Weapons of Mass Distraction
“I hate waiting.”
—Inigo Montoya, The Princess Bride
“The Waiting is the hardest part.”
—Tom Petty, The Waiting
Tom Petty had it right: the Waiting is the hardest part of being a creative person. We all go through it: actors wait for the call after an audition. Musicians send their songs to record labels, and then wait for a response. Writers submit drafts to publishers, and then sit at the keyboard, hitting “refresh.” (I’m totally not doing that now.)
Wait, wait, wait.
I don’t know about you, but I respond to waiting with ANXIETY, which I then manage poorly; I drink too much coffee. I gnaw my fingernails to the quick. I obsess over things I can’t control: the economy, the environment, or the proliferation of poorly lit cat photos on the internet. I get irritable, snap at loved ones, and become unable to enjoy the activities I usually cherish, like practicing yoga or walking my dog.
I know I’m not alone. Many of us creative types fail to properly manage the anxiety that accompanies The Waiting, and we end up getting sideswiped at the intersection of art and commerce. However, over the years, I have developed a series of mostly effective diversionary tactics. I call them:
WEAPONS OF MASS DISTRACTION
Here are some of my favorites:
Example: I inhaled two seasons of Breaking Bad the week after I finished the second draft of my novel..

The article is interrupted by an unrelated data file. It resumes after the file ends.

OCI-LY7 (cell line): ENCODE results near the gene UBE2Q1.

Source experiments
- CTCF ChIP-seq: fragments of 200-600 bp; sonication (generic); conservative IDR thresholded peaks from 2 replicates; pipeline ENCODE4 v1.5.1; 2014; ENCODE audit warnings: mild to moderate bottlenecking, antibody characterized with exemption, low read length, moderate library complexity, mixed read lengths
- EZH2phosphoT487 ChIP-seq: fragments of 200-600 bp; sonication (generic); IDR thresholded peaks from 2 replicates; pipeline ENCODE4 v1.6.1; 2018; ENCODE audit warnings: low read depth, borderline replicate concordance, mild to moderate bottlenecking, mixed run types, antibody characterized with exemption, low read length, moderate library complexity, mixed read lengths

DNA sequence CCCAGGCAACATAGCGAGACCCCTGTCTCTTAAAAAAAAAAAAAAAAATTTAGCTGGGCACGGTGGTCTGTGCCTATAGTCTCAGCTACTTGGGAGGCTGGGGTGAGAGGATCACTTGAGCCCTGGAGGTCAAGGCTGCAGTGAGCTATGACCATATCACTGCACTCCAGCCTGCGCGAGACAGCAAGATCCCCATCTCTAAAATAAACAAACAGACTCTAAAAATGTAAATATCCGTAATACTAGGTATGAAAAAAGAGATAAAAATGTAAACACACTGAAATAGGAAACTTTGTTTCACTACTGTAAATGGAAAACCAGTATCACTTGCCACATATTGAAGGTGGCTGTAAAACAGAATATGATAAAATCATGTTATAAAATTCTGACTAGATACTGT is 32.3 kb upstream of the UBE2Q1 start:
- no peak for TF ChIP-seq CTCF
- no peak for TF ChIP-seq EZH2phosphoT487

Effectiveness Rating: 5/10. I can’t sit still for more than an hour unless I’m duct taped to the sofa.
Example: Um… I saw The World’s End. That’s recent, right?
Effectiveness Rating: 7/10. Once I’m in a darkened theater, I’m blissfully lost to the world. But you have to get me in the theater first.
Example: What I’m doing right now. Also, the tumblr.
Effectiveness: 6/10. Blogging is a great distraction, but it’s not much of a break from what I usually do: sit at a keyboard and type.
Example: During that same post-draft period, I completed Portal and Portal 2.
Effectiveness: 9/10. Of all my weapons, video games are the most accessible and engage my brain the most. I love them. The only downside is that they’re INSANELY addictive. So I have to stick to games I can finish quickly.
Example: I wish reading calmed me–but when I’m anxious, my mind can’t focus on reading. Audiobooks, on the other hand, do the trick. When I’m washing dishes or driving, my mind will turn over hypotheticals until steam comes out my years. But an audiobook keeps my imagination active with happier pursuits.
Effectiveness: 8/10. I listen to audiobooks daily.
Whatever it is you’re waiting for, you need to escape from your own thoughts. I know meditation and solemnity work for some people–but for me, it’s got to be distraction. I have to replace the anxious thoughts with calmer ones. I have to place myself at the helm of something I can control, or take myself to a world with much bigger concerns than the ones over which I’m obsessing. I have to run away.
So now I’m curious: What do you do when you need distracting? How do you survive the Waiting?
Because, now I’m done with this post, and I’m out of new video games. And there’s no more Breaking Bad on Netflix.
I can feel the anxiety beginning to buzz again at the corners of my mind.